Consumer Financial Protection Bureau Under Attack in Congress

Since republicans have taken over Congress they have made slow but steady progress in dismantling all of President Obama landmark legislation. The next item on their list is repealing PayDay Lender rules that protect ordinary citizens from juice loan tactics for poor borrowers. Below is further proof that republicans are serious in hurting the nations poor:

Senator Warren Our Protector is fighting Tooth and Nail

Senator David Perdue (GA) introduced legislation today that would undermine the Consumer Financial Protection Bureau’s ability to effectively protect consumers by politicizing its budget through the congressional appropriations process, according to Consumers Union, the policy and mobilization division of Consumer Reports.

Senator Perdue’s bill is just the latest proposal being pushed by financial industry lobbyists and their allies in Congress to weaken the agency. Another bill introduced by Senator Deb Fischer (NE) in January would create more bureaucracy by replacing the CFPB’s director with a five-member commission, while a bill being drafted by Representative Jeb Hensarling (TX) is expected to essentially gut the agency by eliminating much of its authority and enforcement powers.

The very same lawmakers who fought creation of the CFPB, are now hoping to take both the bark and bite out of this critical consumer watchdog. These bills would cripple the CFPB’s ability to stand up to the big banks and predatory lenders and leave consumers vulnerable to financial scams and rip-offs.

Senator Perdue’s bill would give lawmakers control of the CFPB’s budget by subjecting it to the congressional appropriations process. Like other financial industry regulators, such as the Office of the Comptroller of the Currency, Federal Deposit Insurance Commission, and the Federal Reserve, the CFPB receives its funding independently from the congressional appropriations process. In the case of the CFPB, it receives a small percentage, subject to a statutory cap, of the Federal Reserve’s annual budget, which comes primarily from the interest it earns on government securities.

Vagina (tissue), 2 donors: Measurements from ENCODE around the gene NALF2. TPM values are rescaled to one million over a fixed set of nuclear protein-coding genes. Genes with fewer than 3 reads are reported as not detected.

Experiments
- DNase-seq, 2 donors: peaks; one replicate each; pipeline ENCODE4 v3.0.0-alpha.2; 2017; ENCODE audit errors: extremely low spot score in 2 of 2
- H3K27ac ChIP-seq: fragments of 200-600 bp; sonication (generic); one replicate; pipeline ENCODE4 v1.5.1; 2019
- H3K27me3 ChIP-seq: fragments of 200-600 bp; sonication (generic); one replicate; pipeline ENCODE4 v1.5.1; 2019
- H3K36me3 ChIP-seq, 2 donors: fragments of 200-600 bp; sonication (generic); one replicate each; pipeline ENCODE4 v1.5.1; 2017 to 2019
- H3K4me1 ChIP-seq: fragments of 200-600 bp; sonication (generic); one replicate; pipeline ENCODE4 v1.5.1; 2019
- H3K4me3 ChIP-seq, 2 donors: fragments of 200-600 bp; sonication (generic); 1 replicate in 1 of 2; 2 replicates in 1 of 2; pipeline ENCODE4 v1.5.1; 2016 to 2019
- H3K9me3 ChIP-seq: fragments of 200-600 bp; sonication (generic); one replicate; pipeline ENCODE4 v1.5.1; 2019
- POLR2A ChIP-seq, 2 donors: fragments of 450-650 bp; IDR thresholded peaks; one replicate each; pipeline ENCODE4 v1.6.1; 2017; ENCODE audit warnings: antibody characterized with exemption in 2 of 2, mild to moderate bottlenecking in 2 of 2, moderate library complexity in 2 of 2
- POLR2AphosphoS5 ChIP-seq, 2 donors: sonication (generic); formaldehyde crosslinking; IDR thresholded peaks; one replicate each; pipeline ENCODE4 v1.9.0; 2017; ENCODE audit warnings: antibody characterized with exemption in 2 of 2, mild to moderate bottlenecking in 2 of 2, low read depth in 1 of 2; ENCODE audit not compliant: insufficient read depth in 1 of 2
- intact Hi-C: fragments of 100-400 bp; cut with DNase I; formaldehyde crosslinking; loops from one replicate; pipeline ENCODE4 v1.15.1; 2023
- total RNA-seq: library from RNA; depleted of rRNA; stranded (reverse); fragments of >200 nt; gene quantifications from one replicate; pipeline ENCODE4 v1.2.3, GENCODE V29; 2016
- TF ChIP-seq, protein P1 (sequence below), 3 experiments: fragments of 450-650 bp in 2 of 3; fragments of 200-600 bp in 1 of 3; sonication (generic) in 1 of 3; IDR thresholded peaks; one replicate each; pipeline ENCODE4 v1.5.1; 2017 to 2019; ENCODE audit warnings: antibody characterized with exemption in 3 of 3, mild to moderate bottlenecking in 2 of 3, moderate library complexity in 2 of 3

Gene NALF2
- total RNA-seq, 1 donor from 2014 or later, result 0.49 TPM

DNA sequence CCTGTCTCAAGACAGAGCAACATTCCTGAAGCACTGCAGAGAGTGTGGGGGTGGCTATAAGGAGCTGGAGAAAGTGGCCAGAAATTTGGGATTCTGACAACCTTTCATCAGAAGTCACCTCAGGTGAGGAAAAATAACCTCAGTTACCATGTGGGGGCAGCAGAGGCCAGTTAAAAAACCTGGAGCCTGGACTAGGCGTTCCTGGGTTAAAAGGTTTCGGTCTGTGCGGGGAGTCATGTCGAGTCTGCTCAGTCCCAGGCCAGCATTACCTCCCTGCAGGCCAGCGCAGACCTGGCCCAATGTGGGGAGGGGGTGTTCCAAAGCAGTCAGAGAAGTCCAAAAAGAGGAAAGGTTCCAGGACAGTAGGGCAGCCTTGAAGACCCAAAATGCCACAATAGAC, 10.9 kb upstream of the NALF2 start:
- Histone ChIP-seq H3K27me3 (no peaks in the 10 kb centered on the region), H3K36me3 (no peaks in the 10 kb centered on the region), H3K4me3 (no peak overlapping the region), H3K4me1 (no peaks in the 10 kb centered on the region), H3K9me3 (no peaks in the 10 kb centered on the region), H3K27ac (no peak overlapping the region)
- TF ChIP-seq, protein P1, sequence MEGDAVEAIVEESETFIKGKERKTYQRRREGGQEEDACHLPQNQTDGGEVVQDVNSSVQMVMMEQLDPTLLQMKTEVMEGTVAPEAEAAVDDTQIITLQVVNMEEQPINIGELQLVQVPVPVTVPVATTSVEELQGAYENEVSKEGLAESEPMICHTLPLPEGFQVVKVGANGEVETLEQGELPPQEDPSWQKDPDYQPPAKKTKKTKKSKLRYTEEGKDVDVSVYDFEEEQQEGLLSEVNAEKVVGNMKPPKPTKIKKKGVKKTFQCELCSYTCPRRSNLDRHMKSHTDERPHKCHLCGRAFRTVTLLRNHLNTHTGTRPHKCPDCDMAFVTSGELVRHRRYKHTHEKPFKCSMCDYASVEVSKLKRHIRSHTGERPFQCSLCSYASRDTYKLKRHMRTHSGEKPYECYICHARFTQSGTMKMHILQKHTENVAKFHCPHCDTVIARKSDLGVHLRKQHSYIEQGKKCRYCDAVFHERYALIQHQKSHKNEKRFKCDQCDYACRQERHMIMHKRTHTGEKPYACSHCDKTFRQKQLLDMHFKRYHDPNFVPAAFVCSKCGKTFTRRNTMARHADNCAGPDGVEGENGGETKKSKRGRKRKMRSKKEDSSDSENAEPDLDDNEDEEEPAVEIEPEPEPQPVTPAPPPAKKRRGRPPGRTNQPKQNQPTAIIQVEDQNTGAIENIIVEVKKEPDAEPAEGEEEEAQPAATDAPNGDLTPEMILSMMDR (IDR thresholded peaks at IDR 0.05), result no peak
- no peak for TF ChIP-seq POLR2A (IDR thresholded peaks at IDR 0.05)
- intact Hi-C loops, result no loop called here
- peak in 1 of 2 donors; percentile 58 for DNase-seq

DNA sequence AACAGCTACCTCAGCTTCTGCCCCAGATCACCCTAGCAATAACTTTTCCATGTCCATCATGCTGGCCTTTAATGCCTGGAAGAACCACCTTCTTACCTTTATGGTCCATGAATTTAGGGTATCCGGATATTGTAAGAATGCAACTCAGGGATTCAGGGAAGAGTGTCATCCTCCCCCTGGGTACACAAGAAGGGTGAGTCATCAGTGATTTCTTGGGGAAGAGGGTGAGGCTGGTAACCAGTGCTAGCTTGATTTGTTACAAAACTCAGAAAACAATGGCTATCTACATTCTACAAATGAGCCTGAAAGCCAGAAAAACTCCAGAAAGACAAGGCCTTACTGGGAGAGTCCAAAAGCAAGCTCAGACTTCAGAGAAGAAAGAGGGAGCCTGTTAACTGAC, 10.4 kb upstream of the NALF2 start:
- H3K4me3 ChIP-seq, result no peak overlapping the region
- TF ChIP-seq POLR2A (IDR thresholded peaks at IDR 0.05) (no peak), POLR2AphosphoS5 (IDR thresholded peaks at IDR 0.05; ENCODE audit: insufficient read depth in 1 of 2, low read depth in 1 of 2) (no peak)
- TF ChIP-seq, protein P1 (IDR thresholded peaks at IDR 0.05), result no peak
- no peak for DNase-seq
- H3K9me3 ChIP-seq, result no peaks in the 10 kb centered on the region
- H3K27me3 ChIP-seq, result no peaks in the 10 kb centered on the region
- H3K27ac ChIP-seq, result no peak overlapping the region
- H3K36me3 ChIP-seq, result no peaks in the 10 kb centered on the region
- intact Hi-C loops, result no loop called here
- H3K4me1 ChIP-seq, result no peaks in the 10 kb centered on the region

According to recent news reports, a memo by Representative Hensarling describing his legislation indicates that it would eliminate the CFPB’s authority to supervise banks, credit reporting agencies, and payday lenders. The watchdog would lose its ability to stop unfair, deceptive, and abusive practices, and would be stripped of the power to fine companies for breaking the law or order them to provide refunds to consumers cheated out of their money. The bill even blocks the CFPB’s authority to conduct education campaigns to help consumers make smarter financial decisions and would eliminate the public’s ability to file complaints with the agency and get help resolving them when they’ve been mistreated.

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